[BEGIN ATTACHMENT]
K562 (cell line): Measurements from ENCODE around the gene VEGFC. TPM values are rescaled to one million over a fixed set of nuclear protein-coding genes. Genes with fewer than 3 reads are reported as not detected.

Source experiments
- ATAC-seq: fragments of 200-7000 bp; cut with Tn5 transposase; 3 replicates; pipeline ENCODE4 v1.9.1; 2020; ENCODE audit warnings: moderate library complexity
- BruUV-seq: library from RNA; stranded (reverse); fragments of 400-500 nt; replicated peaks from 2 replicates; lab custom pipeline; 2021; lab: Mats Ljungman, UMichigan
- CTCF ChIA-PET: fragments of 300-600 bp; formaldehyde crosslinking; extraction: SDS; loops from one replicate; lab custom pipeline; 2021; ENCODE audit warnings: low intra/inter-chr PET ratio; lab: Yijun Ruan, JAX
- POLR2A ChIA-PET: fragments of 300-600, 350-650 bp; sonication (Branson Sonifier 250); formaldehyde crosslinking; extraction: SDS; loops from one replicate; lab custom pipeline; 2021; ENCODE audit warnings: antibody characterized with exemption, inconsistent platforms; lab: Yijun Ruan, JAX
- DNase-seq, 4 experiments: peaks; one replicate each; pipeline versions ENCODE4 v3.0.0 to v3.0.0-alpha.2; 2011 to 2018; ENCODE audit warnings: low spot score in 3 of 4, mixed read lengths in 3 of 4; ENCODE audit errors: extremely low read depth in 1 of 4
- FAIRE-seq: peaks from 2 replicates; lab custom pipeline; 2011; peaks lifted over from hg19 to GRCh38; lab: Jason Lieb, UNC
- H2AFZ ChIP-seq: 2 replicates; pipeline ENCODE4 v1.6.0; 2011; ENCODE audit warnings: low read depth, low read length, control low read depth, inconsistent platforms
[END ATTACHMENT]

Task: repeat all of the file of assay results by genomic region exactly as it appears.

K562 (cell line): Measurements from ENCODE around the gene VEGFC. TPM values are rescaled to one million over a fixed set of nuclear protein-coding genes. Genes with fewer than 3 reads are reported as not detected.

Source experiments
- ATAC-seq: fragments of 200-7000 bp; cut with Tn5 transposase; 3 replicates; pipeline ENCODE4 v1.9.1; 2020; ENCODE audit warnings: moderate library complexity
- BruUV-seq: library from RNA; stranded (reverse); fragments of 400-500 nt; replicated peaks from 2 replicates; lab custom pipeline; 2021; lab: Mats Ljungman, UMichigan
- CTCF ChIA-PET: fragments of 300-600 bp; formaldehyde crosslinking; extraction: SDS; loops from one replicate; lab custom pipeline; 2021; ENCODE audit warnings: low intra/inter-chr PET ratio; lab: Yijun Ruan, JAX
- POLR2A ChIA-PET: fragments of 300-600, 350-650 bp; sonication (Branson Sonifier 250); formaldehyde crosslinking; extraction: SDS; loops from one replicate; lab custom pipeline; 2021; ENCODE audit warnings: antibody characterized with exemption, inconsistent platforms; lab: Yijun Ruan, JAX
- DNase-seq, 4 experiments: peaks; one replicate each; pipeline versions ENCODE4 v3.0.0 to v3.0.0-alpha.2; 2011 to 2018; ENCODE audit warnings: low spot score in 3 of 4, mixed read lengths in 3 of 4; ENCODE audit errors: extremely low read depth in 1 of 4
- FAIRE-seq: peaks from 2 replicates; lab custom pipeline; 2011; peaks lifted over from hg19 to GRCh38; lab: Jason Lieb, UNC
- H2AFZ ChIP-seq: 2 replicates; pipeline ENCODE4 v1.6.0; 2011; ENCODE audit warnings: low read depth, low read length, control low read depth, inconsistent platforms